SYMBIONT - The Vaults
A semi-autobiographical tribute to life and more importantly, death
Nestled in disused railway arches under Waterloo station are The Vaults - possibly a perfect location for this performance as the trains thunder above us, pulsating with the sound of beating hearts. But this play chooses to discuss what happens when that heart stops beating, because death is inevitable for all of us, yet it is rarely discussed. Do we try and sugarcoat it, soften the blow, so that in the short term, we are less scared? Probably. Patrick Swain looks to change this with SYMBIONT.
Kathryn (Ellie Gallimore) performs as a sort of host in guiding us through the process of death and our historic cultural relationship to it. This often feels like a well-crafted TED Talk as she imparts sombre and sometimes harrowing knowledge. Gallimore is well cast and highly personable in the way she interacts with the audience - completely confident in her delivery. The authority with which she bestows information feels credible and Swain’s script is the foundation for this.
As the play shifts to be a semi-autobiographical story, Gallimore continues to carry the weight of the words exceptionally, as if they were her own. Swain has composed a truly personal text and it forms a wonderful kind of eulogy. This play is at its best when it shares intimate moments, both heartbreaking and joyous, capturing the impossible challenges of terminal illness.
Not all the moments work effectively, however. The more stylised sections add little to the production and seem to work against the personal touch where this play thrives. Though there is some lovely imagery as Gallimore intertwines the hanging sheets from Erin Guan’s design. Kathryn talks early on about how as a society our understanding of death is derived from movies - far from accurate, and SYMBIONT goes some way into dispelling those misconceptions. But I was left wanting it to commit and go further. The production is wonderfully honest throughout though it still feels like it is holding something back. If you want to make us feel uncomfortable or even scared, go for it. Scare us! The fact that this is such a personal story combined with a taboo topic means that there is so more to explore and maybe with a tiny bit of refinement, this show has the potential to leave audiences shaken but re-energised.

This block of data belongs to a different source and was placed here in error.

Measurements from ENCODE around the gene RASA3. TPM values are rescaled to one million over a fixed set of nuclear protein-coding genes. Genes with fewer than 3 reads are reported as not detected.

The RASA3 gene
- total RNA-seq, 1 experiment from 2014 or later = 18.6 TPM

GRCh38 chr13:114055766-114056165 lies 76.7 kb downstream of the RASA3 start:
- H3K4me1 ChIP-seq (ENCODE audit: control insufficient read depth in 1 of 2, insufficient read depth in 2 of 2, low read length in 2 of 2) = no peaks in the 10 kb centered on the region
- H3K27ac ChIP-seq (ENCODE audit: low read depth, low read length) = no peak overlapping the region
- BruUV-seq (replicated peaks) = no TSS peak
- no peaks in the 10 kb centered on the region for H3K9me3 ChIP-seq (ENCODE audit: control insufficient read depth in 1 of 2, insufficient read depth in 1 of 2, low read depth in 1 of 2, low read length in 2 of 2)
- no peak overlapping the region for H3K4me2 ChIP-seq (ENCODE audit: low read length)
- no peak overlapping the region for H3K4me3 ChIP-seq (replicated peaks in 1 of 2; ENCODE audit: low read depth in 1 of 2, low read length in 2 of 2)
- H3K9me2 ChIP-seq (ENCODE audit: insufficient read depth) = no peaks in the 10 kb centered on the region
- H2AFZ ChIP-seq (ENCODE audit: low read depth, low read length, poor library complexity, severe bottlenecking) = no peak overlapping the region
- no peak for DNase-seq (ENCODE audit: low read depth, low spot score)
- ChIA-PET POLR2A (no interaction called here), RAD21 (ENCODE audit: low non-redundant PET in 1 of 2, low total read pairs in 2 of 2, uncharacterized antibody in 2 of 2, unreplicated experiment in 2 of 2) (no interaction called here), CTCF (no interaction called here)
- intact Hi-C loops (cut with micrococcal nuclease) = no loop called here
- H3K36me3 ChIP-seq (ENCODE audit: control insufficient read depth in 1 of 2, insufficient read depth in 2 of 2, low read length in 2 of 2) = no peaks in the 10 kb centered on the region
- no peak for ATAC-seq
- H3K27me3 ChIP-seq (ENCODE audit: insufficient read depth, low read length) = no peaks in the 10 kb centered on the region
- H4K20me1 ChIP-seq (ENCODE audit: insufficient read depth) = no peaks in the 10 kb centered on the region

In all, this is an admirable production with a top-quality performance supported by a seriously well-devised and genuine script that must be commended. It seemingly leaves you feeling both small and alone but simultaneously connected to those around you. Well worth a visit to The Vaults and I look forward to seeing how this production develops and grows because, as the play says, “Nothing is static. Change is the only constant.”
It runs until 16 July - Tickets
Photographer: Jim Topliss